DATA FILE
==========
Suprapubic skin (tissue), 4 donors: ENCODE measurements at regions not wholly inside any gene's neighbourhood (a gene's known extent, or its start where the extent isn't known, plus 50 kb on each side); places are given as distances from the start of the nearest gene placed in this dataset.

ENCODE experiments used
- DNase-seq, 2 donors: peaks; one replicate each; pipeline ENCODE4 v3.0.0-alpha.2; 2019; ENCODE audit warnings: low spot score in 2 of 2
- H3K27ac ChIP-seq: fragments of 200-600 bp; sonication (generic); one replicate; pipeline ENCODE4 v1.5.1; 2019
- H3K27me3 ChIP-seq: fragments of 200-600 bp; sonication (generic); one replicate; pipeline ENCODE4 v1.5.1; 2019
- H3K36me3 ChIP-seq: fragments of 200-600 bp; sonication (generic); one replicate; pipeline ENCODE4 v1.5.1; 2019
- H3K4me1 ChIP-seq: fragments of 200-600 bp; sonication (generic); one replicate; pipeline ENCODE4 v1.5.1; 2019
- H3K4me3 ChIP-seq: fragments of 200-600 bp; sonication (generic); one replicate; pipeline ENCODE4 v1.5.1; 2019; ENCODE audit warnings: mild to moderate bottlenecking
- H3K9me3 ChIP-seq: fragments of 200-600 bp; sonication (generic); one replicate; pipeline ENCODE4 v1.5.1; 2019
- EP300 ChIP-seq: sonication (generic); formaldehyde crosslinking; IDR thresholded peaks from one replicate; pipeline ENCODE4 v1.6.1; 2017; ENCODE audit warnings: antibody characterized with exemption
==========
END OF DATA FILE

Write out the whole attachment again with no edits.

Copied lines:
Suprapubic skin (tissue), 4 donors: ENCODE measurements at regions not wholly inside any gene's neighbourhood (a gene's known extent, or its start where the extent isn't known, plus 50 kb on each side); places are given as distances from the start of the nearest gene placed in this dataset.

ENCODE experiments used
- DNase-seq, 2 donors: peaks; one replicate each; pipeline ENCODE4 v3.0.0-alpha.2; 2019; ENCODE audit warnings: low spot score in 2 of 2
- H3K27ac ChIP-seq: fragments of 200-600 bp; sonication (generic); one replicate; pipeline ENCODE4 v1.5.1; 2019
- H3K27me3 ChIP-seq: fragments of 200-600 bp; sonication (generic); one replicate; pipeline ENCODE4 v1.5.1; 2019
- H3K36me3 ChIP-seq: fragments of 200-600 bp; sonication (generic); one replicate; pipeline ENCODE4 v1.5.1; 2019
- H3K4me1 ChIP-seq: fragments of 200-600 bp; sonication (generic); one replicate; pipeline ENCODE4 v1.5.1; 2019
- H3K4me3 ChIP-seq: fragments of 200-600 bp; sonication (generic); one replicate; pipeline ENCODE4 v1.5.1; 2019; ENCODE audit warnings: mild to moderate bottlenecking
- H3K9me3 ChIP-seq: fragments of 200-600 bp; sonication (generic); one replicate; pipeline ENCODE4 v1.5.1; 2019
- EP300 ChIP-seq: sonication (generic); formaldehyde crosslinking; IDR thresholded peaks from one replicate; pipeline ENCODE4 v1.6.1; 2017; ENCODE audit warnings: antibody characterized with exemption